I get a lot of questions about how I eat what I do without gaining weight. While each person’s metabolism and daily caloric expenditure is different, this post explains my personal circumstances further.
Paleo this, gluten-free that. Eat clean, eat organic, eat all-natural. Don’t eat anything with more than 5 ingredients. Don’t buy anything with ingredients a toddler can’t pronounce.
Aren’t you tired of all the dietary rules and restrictions? I’m all set with being told what I can and can’t eat. Whether or not you’ve struggled with an eating disorder, I’m certain you’ve come face to face with a struggle like mine. Whether literally or figuratively, we’ve all put down our fork and pushed away a plate out of pure frustration…and a side of guilt. We have been brainwashed (by the media, the food industry, your wacky neighbor, or my favorite quack, Food Babe), to believe that certain foods are “good” and other foods are “bad,” and that you should only EVER eat the foods that are “super” and “clean!” Does that latte have chemicals in it? OH JESUS, MARY, AND JOSEPH, HELP US! (Oh, wait, chemicals are in everything). These kind of wildly inaccurate accusations are tossed around by the same people who believe that our bodies need to be “cleansed” and need help “detoxifying” from all the “over-processed” food we eat. Me? I eat only good foods—as in, I eat foods that taste good to me. And as far as detoxing goes, I think my liver and kidneys are doing okay.
I mean it, though. I eat what I want, when I want, because I enjoy food. I enjoy making it, smelling it, licking it, and getting uncomfortably full of it.
“But Abby, how can you eat whatever you want and not look like a beached whale? Or have diabetes? Or just be one big, walking toxin?”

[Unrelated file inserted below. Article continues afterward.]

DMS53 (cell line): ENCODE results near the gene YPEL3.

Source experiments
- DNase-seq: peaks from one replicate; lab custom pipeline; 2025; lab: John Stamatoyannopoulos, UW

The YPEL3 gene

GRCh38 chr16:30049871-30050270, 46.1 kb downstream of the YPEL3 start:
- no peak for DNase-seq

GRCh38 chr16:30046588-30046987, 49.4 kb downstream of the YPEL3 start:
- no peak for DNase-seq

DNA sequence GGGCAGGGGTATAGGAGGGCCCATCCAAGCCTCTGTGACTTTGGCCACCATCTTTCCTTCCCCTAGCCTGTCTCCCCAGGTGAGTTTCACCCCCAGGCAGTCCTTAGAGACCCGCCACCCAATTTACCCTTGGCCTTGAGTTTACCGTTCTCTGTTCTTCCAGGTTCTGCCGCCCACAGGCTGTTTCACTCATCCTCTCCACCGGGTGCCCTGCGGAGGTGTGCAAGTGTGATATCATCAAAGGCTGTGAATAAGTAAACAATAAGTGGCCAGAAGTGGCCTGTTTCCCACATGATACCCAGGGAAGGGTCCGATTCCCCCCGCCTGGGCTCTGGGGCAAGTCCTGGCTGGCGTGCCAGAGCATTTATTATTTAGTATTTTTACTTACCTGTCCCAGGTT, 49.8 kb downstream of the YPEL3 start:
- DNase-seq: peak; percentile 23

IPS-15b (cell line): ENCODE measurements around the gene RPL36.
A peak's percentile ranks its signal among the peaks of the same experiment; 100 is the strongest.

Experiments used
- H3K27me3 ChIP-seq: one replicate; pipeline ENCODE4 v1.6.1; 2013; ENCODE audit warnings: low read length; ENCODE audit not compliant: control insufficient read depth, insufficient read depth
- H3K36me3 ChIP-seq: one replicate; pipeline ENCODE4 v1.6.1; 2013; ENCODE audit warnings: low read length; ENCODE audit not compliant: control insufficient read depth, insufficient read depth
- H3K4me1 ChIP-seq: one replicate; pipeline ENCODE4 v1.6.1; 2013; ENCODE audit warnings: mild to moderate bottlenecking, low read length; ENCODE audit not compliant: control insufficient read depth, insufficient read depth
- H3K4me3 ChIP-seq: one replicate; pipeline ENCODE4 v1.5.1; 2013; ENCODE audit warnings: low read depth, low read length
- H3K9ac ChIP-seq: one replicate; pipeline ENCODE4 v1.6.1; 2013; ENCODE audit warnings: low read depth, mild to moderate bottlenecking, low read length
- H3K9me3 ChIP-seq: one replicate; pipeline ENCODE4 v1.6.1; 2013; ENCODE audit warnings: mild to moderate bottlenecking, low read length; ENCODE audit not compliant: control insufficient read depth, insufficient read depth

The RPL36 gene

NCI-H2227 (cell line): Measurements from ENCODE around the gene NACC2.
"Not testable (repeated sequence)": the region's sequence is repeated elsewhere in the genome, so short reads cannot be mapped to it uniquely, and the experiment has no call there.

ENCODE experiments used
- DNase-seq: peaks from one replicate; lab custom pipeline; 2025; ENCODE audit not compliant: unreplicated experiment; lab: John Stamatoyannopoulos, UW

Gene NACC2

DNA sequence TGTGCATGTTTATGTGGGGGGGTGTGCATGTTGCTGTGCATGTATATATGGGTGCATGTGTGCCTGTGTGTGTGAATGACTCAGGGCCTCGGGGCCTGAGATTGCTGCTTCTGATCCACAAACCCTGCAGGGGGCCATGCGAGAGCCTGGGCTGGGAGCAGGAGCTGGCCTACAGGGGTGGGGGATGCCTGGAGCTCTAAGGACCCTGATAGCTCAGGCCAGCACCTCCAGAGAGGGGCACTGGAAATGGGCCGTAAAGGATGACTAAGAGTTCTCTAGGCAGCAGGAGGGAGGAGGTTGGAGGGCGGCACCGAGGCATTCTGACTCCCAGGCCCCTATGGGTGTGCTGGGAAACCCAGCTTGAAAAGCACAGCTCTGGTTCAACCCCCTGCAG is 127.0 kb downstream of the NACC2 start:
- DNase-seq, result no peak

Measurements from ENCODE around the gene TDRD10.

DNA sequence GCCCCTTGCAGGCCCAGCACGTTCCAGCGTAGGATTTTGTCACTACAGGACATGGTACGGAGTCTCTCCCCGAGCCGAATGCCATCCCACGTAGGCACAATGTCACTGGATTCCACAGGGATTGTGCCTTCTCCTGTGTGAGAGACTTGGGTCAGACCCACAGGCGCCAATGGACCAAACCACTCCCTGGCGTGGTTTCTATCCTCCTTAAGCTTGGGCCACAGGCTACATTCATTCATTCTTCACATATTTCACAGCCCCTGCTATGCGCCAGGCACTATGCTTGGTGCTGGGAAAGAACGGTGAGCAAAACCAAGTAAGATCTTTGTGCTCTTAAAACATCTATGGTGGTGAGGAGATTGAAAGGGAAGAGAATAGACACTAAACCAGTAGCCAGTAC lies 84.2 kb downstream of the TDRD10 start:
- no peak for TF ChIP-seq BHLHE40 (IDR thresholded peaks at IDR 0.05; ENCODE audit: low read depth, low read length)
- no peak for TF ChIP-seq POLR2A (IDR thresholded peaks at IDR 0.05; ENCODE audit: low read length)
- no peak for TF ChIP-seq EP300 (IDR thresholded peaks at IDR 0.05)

The simple answer? Because I have found something that works for me.
I know that, for those in ED recovery, any sort of calorie counting, restriction, or obsessing over food sounds like a relapse nightmare just waiting to happen. However, tracking and monitoring my food intake became the one thing that helped me lose 20 lbs, discover my love of working out, and create a much happier version of myself. Instead of feeling like my every move I make needs to revolve around food, namely, how to a) avoid eating it or b) get rid of it after I do eat it, I feel like I finally have control. Control over my body, my mind, and my life. I follow something called IIFYM – If It Fits Your Macros. I aim for a specific amount of protein, carbohydrates, and fat each day (which always add up to the same amount of calories, so long as the numbers are correct. I will certainly elaborate on this in future posts). I know that nutrient-dense, whole, natural foods are the best thing for my body, but I allow myself to feed my SOUL first and foremost. Donuts feed my soul. Pop-tarts feed my soul. Bacon feeds my soul. The soul wants what it wants, friends. I eat “processed” foods if I want to, (by the way, anti-processed food people? Almost everything is processed one way or another, or you’d be eating dirty carrots plucked right out of the ground all day long), I use full-fat cheese if I want to, I use white sugar & refined flour in my recipes if I want to. You can’t always get what you want, but you really can have your cake and eat it, too. I’m living proof of that.
Please realize that I am very well-informed on nutrition (and I am continuing to learn each day through my NCSF course as well as independent research), and I am aware that eating packaged foods, saturated/trans fats, and refined sugars in excess can be harmful to our health. However, I am a person who is fortunate enough to be in good health, with no history of obesity, diabetes, or heart disease in my family. Having that in my toolbox, alongside the balance I have found in my life, (“Peanut butter cups for breakfast? Salad for lunch!”) allows me to eat these things in some form of moderation—and still stay happy & healthy. It frustrates me when people who eat “clean” or are still stuck in a “good food vs. bad food” mindset criticize my food choices as being “unhealthy.” A very good friend of mine once asked me, puzzled, how the cake I had posted on my Instagram could possibly be healthy. I explained to her that it was a healthified version of cake, and that though I never claimed it to be micronutrient-dense (like leafy greens), it is certainly healthier than the average slice of cake served up at bakeries and restaurants. “But there are chocolate chips and peanut butter on it,” she said, quizzically. Again, I explained to her that the peanut butter was partially defatted, high-protein peanut butter, the chocolate chips were dark chocolate (and only a serving’s worth!), and that the cake was made with absolutely no added sugar! Surely, this would get her to understand.